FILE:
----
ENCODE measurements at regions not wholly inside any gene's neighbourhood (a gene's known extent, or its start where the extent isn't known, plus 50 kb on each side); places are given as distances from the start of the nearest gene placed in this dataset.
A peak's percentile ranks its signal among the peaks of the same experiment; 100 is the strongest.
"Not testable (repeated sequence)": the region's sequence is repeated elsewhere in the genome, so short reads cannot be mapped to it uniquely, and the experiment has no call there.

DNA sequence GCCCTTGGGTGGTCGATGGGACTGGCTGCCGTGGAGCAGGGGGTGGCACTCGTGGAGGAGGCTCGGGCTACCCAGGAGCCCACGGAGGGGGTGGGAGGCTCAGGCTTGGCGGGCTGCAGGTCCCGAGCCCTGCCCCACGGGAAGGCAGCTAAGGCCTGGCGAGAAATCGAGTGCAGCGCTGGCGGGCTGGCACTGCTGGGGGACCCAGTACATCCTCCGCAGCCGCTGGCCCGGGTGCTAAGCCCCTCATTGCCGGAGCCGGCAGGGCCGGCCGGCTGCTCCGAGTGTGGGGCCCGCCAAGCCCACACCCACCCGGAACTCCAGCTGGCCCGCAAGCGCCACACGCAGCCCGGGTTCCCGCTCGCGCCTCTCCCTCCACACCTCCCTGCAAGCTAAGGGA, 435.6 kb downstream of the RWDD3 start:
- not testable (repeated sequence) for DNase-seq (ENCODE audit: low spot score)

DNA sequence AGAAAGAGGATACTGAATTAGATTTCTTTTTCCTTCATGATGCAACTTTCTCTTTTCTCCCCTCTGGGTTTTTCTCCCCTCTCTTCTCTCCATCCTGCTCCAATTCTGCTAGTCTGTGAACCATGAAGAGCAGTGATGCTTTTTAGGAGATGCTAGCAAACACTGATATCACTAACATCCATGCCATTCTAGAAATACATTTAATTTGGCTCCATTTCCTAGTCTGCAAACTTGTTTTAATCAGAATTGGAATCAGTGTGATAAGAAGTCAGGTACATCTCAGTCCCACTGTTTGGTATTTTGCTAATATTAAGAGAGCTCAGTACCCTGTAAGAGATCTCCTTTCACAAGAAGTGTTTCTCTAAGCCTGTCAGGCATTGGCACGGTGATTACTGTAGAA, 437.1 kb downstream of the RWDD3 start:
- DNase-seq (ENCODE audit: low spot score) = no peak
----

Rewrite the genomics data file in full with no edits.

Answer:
ENCODE measurements at regions not wholly inside any gene's neighbourhood (a gene's known extent, or its start where the extent isn't known, plus 50 kb on each side); places are given as distances from the start of the nearest gene placed in this dataset.
A peak's percentile ranks its signal among the peaks of the same experiment; 100 is the strongest.
"Not testable (repeated sequence)": the region's sequence is repeated elsewhere in the genome, so short reads cannot be mapped to it uniquely, and the experiment has no call there.

DNA sequence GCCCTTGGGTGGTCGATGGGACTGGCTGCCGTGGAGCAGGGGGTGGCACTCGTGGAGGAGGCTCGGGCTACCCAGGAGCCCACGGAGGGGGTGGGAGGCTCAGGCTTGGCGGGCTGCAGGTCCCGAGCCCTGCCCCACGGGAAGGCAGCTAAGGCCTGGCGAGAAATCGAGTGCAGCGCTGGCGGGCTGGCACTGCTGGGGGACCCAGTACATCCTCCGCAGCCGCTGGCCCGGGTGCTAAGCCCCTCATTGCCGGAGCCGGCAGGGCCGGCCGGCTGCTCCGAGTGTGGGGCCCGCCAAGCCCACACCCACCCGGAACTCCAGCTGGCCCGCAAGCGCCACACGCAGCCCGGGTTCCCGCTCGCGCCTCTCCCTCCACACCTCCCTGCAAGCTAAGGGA, 435.6 kb downstream of the RWDD3 start:
- not testable (repeated sequence) for DNase-seq (ENCODE audit: low spot score)

DNA sequence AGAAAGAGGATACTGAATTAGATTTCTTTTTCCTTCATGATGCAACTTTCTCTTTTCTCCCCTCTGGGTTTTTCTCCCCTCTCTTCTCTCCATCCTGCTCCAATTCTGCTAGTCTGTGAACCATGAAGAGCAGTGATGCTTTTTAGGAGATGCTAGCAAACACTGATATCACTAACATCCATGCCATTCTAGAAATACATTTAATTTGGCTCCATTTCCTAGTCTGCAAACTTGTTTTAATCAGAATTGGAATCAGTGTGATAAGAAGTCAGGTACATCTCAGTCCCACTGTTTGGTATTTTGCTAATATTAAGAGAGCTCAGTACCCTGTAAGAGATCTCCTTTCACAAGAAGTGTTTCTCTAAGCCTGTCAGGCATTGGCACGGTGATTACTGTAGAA, 437.1 kb downstream of the RWDD3 start:
- DNase-seq (ENCODE audit: low spot score) = no peak